Thursday, January 3, 2013

Progressive Theology

There are all sorts of branches of Christian theology that is receiving attention these days.  If you go to popular theology blog sites like Patheos, Redletter Christians, Christian Century, Associated Baptist Press, Ministry Matters, Reclaiming the Mission, Relevant Magazine and Home-brewed Christianity you will find "channels" or "themes" that promote certain blog authors or topics.  One of the common titles given is Progressive Christianity or Progressive Theology.  Some authors who are cast into this category include Tony Jones, Christian Piatt, Brian McLaren, David Fitch, Nadia Bolz-Webber, Diana Butler Bass, and Fred Clark.  

But what does this mean? Is it scary? Edgy? Orthodox? Meaningful?  Faithful?  I have often found these authors compelling and insightful. Read many of their blogs and books. Certainly I don't agree with everything (perhaps a sign of having progressive tendencies?) but they ask great questions.  So what does it mean to be a Progressive as opposed to Evangelical, Missional, or Reformed? I came across an answer from a Methodist church in the Midwest.  In their promotion materials about who they are, they claim progressive theology as one of their unique identifiers.  Below is a direct quote from their materials (and yes their material was all in lower case).

8 Points of Progressive Theology: by calling ourselves progressive we mean we are Christians who...
  • find more grace in the search for understanding than we do in dogmatic certainty--more value in questioning than absolutes
  • form ourselves into communities dedicated to equipping another for the work we feel called to do; striving for justice among all people, protecting and restoring the integrity of all God's creation, and bringing hope to those Jesus called the least of brothers and sisters
  • invite all people to participate in our community and worship life without insisting that they become like us in order to be acceptable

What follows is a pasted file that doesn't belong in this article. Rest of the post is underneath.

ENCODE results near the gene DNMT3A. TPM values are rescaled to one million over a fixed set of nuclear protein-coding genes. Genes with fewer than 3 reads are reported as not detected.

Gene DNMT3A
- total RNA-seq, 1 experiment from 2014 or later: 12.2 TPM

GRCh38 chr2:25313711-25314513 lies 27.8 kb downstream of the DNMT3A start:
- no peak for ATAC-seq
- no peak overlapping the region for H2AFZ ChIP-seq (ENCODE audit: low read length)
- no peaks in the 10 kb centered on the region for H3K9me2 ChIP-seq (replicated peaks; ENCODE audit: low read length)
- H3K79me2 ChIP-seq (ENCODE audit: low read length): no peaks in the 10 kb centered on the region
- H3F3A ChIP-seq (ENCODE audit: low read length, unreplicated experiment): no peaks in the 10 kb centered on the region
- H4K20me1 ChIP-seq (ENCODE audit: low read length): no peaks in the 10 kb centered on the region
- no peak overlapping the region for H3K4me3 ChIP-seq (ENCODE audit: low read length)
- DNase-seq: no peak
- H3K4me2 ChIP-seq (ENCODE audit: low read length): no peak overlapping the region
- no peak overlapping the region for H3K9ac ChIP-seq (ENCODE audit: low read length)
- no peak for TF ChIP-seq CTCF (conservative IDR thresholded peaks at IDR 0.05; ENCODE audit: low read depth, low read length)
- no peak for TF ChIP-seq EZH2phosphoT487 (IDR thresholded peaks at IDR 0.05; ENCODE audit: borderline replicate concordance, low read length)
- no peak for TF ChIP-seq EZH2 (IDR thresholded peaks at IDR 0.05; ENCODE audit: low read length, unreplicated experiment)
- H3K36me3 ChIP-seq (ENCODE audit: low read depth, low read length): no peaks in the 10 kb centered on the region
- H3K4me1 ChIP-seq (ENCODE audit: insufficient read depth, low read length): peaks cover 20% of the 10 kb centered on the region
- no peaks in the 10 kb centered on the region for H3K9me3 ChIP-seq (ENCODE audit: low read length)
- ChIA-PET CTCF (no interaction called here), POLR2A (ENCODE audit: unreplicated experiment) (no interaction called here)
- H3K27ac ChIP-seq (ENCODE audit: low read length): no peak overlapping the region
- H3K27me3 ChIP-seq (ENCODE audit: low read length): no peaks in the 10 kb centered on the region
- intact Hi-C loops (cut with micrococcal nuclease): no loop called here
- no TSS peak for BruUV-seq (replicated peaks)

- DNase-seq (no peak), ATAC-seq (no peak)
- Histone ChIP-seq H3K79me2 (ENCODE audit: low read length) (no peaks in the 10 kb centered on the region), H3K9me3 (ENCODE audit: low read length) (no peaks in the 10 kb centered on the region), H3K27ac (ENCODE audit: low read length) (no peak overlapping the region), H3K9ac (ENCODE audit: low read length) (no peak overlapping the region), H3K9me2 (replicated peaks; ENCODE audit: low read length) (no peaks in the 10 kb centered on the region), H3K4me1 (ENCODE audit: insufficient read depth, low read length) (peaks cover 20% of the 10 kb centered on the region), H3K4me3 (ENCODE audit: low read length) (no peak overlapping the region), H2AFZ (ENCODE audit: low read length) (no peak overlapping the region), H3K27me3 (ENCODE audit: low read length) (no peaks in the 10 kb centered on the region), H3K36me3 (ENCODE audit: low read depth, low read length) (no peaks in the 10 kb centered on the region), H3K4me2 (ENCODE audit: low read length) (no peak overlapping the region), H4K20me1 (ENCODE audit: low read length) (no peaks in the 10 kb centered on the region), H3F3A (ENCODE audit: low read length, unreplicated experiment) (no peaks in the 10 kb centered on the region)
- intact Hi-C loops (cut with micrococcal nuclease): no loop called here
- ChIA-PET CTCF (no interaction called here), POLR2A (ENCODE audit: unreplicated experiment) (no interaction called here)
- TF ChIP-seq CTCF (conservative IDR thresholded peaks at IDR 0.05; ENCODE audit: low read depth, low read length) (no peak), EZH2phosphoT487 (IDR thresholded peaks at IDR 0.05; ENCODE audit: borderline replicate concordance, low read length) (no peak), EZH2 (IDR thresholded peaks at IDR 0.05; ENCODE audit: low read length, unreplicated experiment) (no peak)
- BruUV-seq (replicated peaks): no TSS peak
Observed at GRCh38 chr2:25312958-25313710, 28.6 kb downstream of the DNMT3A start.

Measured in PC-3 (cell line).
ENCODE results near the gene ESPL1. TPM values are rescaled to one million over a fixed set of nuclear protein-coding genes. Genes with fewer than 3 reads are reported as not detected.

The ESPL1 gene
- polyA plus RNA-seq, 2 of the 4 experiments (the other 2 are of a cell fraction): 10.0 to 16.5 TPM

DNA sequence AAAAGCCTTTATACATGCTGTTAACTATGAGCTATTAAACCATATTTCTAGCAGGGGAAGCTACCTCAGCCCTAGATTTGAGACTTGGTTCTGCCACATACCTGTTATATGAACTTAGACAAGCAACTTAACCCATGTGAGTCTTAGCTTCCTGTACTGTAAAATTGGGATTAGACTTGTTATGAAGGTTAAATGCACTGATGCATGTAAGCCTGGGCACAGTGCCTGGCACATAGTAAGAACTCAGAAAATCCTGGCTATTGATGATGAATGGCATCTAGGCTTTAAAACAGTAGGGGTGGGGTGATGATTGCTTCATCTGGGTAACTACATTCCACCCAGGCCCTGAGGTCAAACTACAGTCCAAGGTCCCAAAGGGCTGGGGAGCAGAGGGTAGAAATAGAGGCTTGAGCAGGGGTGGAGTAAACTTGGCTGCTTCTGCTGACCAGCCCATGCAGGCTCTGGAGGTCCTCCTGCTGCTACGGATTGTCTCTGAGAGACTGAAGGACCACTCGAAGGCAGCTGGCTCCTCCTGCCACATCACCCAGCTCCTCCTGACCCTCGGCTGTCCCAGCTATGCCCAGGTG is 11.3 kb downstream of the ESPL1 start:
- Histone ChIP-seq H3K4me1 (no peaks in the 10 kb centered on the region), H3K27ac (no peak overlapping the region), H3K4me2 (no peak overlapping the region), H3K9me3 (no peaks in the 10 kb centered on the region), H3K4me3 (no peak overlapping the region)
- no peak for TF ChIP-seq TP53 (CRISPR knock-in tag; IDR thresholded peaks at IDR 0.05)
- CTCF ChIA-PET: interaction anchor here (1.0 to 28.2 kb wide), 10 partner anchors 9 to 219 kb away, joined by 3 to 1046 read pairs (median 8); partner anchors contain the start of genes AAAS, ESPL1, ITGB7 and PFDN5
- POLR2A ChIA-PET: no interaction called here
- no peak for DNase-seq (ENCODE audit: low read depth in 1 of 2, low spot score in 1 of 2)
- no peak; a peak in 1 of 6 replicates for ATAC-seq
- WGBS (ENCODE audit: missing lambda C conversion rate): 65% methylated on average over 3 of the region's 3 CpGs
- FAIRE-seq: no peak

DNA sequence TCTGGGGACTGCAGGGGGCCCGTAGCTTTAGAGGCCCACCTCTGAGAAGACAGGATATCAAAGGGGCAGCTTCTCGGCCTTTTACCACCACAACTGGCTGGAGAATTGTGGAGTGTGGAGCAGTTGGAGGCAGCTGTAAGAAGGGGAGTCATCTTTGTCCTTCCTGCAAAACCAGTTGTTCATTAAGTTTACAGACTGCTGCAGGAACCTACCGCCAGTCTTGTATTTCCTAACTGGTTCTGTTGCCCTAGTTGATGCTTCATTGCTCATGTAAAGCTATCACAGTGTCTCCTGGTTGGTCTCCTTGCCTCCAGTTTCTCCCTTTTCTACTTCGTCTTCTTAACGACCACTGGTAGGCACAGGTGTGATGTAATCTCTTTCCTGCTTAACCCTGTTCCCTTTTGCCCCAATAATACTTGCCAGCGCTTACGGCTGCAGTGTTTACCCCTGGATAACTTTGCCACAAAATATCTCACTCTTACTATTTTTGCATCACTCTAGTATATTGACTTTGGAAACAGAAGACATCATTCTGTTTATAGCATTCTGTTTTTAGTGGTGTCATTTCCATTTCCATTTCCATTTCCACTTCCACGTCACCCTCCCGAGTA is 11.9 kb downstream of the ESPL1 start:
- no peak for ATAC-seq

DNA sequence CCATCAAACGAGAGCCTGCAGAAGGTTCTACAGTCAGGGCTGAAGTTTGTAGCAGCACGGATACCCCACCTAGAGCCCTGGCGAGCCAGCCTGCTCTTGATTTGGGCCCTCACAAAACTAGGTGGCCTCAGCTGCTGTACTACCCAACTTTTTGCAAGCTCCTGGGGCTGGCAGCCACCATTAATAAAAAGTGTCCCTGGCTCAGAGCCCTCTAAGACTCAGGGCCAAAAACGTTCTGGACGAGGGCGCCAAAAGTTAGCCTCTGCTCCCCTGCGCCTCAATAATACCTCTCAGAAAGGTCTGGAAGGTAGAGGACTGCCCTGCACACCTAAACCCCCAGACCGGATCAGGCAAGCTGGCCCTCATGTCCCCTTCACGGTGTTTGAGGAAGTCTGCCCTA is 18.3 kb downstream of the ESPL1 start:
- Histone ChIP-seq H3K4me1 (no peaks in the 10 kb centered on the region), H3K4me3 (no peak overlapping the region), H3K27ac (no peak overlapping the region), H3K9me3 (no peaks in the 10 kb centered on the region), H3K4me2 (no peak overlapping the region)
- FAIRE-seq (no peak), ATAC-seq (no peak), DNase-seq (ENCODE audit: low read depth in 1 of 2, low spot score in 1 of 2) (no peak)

• recognize the faithfulness of other people who have other names for the way to God's realm, and acknowledge that their ways are true for them, as our ways are true for us.
  • have found an approach to God through the life and teachings of Jesus.
  • understand the sharing of bread and wine in the name of Jesus's name to be a representation of an ancient version of God's feast for all peoples
  • know that the way we behave toward one another is the fullest expression of what we believe
  • recognize that being followers of Jesus is costly, and entails selfless love, conscientious resistance to evil, and renunciation of privilege 
I don't know if all Progressive theology fits into these 8 statements.  I am not sure if the authors above would all agree with all of these points. I am not sure if they would all even consider themselves all that progressive as much as they would consider themselves as emphasizing the basics of Christianity.  However it was helpful to see someone lay claim to the title and define it. 

Personally, I can get down with seven of the eight without much effort and even place all of my hope in Christ in a few of them.   However, I am not as comfortable with those "who have other names for the way to God's realm, and acknowledge that their ways are true for them, as our ways are true for us."  Perhaps I am reading it wrong.  I believe in ecumenism so having slightly different theology or worship practices is not offensive to me. I also believe that healthy conversation between faiths like Christianity, Islam, Buddhism  and others allows us to learn more about those who are unlike us.  But I also believe that Christ is God made flesh who has been resurrected and is the author and perfector of my faith who is the way, truth, and life.  

So there you have it a definition of progressive theology from a midwest church.  Thoughts?


  1. I'm with you on struggling with that one point. "True for you, true for me" is garbage and logically impossible.

  2. Interesting take on defining one's position. Definitely food for thought. Not sure I agree with some of the wording, especially about the uniqueness of Jesus vs. "their ways are true for them, as our ways are true for us." I do think it is important to be able to state what we believe in/where we stand in terms understandable today.